Old Poland, New Nationalism

On Nov. 11, they burned a rainbow-themed art project, attacked a squat to clear out the “scum,” and finally hurled firecrackers at the Russian Embassy here. Just a typical celebration of Independence Day in Warsaw? Hardly. Something worrying is gaining strength in Poland.

We have grown accustomed to neo-fascists at soccer stadiums, yelling abuse at black players and chanting their anti-Semitic tribal refrain. But now the phenomenon seems less marginal then we liked to think.

This present surge in extreme nationalism began three years ago, on Independence Day 2010, fueled by supporters of Lech Kaczynski, the president of Poland, who died in an air crash earlier that year. On April 10, the president and nearly 100 senior officials were on their way to commemorate the 70th anniversary of the Katyn massacre, when Stalin’s secret police, the NKVD, murdered thousands of Polish officers. But as the delegation constituting the entire Polish establishment neared the Russian city of Smolensk, their plane crashed on approach, killing all on board.

Katyn is a deep wound in the Polish memory. It has festered for decades partly because, in the Communist era, it could not be spoken of in public. In the official Soviet version, the Nazis were blamed for the massacre.

For the dead president’s supporters, the coincidence of the air crash with what was to have been a historic joint commemoration by Polish and Russian leaders of the Katyn massacre made it a potent symbol. Some of Mr. Kaczynski’s supporters — inflamed by right-wing politicians and Mr. Kaczynski’s identical twin brother, Jaroslaw — began to talk of a “second Katyn.” The country was riven in two: Some called the crash an accident; others believed it was an assassination.

In July 2011, a government inquiry found that the causes of the crash were complex but mundane: organizational negligence, poor pilot training, bad weather and the shoddy state of the airport at Smolensk. In short, the presidential plane should never have taken off that day.

Yet wild theories abounded: The Russians had produced the fog; a “vacuum bomb” had been set off; the plane had been dragged to the ground by magnets; several passengers had survived the crash but been finished off on the ground.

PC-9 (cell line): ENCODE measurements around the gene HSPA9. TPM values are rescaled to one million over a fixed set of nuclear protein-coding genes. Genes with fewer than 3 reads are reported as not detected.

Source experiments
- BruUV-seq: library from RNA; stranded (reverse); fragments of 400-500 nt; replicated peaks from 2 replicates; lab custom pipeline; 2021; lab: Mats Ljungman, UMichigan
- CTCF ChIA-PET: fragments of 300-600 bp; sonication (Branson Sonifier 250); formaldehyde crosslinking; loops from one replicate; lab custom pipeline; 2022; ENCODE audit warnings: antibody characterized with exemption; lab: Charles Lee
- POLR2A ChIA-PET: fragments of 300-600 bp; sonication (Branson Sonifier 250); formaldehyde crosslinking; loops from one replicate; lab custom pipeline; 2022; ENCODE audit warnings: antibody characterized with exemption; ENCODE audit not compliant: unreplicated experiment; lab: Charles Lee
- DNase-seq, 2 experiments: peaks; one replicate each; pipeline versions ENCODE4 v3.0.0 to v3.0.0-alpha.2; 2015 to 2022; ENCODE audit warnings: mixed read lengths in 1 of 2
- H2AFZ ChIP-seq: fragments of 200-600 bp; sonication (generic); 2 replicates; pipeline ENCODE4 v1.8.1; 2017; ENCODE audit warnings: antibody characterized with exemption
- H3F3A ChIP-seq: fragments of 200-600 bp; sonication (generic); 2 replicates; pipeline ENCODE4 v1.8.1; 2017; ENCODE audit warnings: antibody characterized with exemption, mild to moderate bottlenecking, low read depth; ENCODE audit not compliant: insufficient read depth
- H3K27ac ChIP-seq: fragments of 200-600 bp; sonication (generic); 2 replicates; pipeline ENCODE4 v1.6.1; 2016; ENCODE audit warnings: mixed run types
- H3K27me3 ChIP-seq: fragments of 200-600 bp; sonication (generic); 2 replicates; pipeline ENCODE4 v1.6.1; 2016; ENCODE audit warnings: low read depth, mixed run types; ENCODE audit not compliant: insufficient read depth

Poland’s liberal intelligentsia coined a phrase for this overheated paranoia: the “Smolensk religion.” Its doctrine was a singular, explosive mixture of Polish messianism and religious fundamentalism, xenophobia and a love of martyrdom. For followers of the faith, any rational argument about the crash was instantly transubstantiated into further proof of the assassins’ cunning.

For its critics, the “Smolensk religion” became shorthand for the part of Poland that has trouble accepting modernity and liberal democracy. This fevered thinking is not locked away in the catacombs but animates the main opposition party, Law and Justice. A measure of its politicians’ hysteria was their rendition on the anniversary of the crash of the hymn “Return, Oh Lord, Our Free Fatherland” — as though they were stuck in the 19th century, when Poland did not exist as a state, its territory having been divided among neighboring powers.

The assassination theory has collapsed like a house of cards, as its pseudo-experts have been exposed as frauds or fools. And rational, liberal Poland despises “Smolensk folk.” If life went on only in the realm of ideas, you might say rightly so. But neither “Smolensk folk” nor Poland’s hard-line nationalists can so easily be wished away.

You find these new nationalists in busy cities and impoverished backwaters alike. They number among them university math students, graduate engineers and technicians, as well as unskilled workers. These people lack jobs and prospects: One-third of young Poles are jobless. What unites them is anger. They hate the establishment, and they channel their rage through attacks on others: immigrants, gays or Russians.

The prevalence of the “Smolensk religion” has emboldened the ultranationalists. For successive years since 2011, mobs have set fire to immigrant apartment blocks in Bialystok, eastern Poland. In June, at a conference in Wroclaw, a lecture by the veteran leftist intellectual Zygmunt Bauman was disrupted by hecklers shouting anti-communist slogans. At the Independence Day marches, the extreme right is not just permitted but encouraged: Counterdemonstrations have been suppressed and the “patriotism” of the new fanatics is praised.

The great dilemma facing Poland, with an election coming in 2015, is how to halt the rise of the ultranationalists without resorting to illiberal, authoritarian measures like preventive detention, and restrictions on free speech. Fortunately, a movement to counter the far right is stirring: Four days after the Independence Day trouble, the streets of Warsaw witnessed a protest against xenophobia, in defense of diversity — to show that a rainbow Poland does exist.

There is hope of another kind, too. In the play “The Wedding,” the 1901 popular classic by Stanislaw Wyspianski, a pro-independence uprising fails to materialize because a canny farmhand loses the horn he is supposed to sound as the signal to fight. The song that ends the play, “You had the golden horn, you rogue,” suggests a metaphor about lost opportunities, a stern critique of Poland’s partition-era impotence. But reading the play perversely, you might say that our historic shortcomings sometimes turn out well for us.

In Poland, nothing ever really happens to completion. Often, this is our curse, but in the situation that produced the “Smolensk religion” and the new-old nationalists, it might prove salutary.

Artur Domoslawski writes for the weekly magazine Polityka and is the author of Ryszard Kapuscinski: A Life. This essay was translated by Antonia Lloyd-Jones from the Polish.

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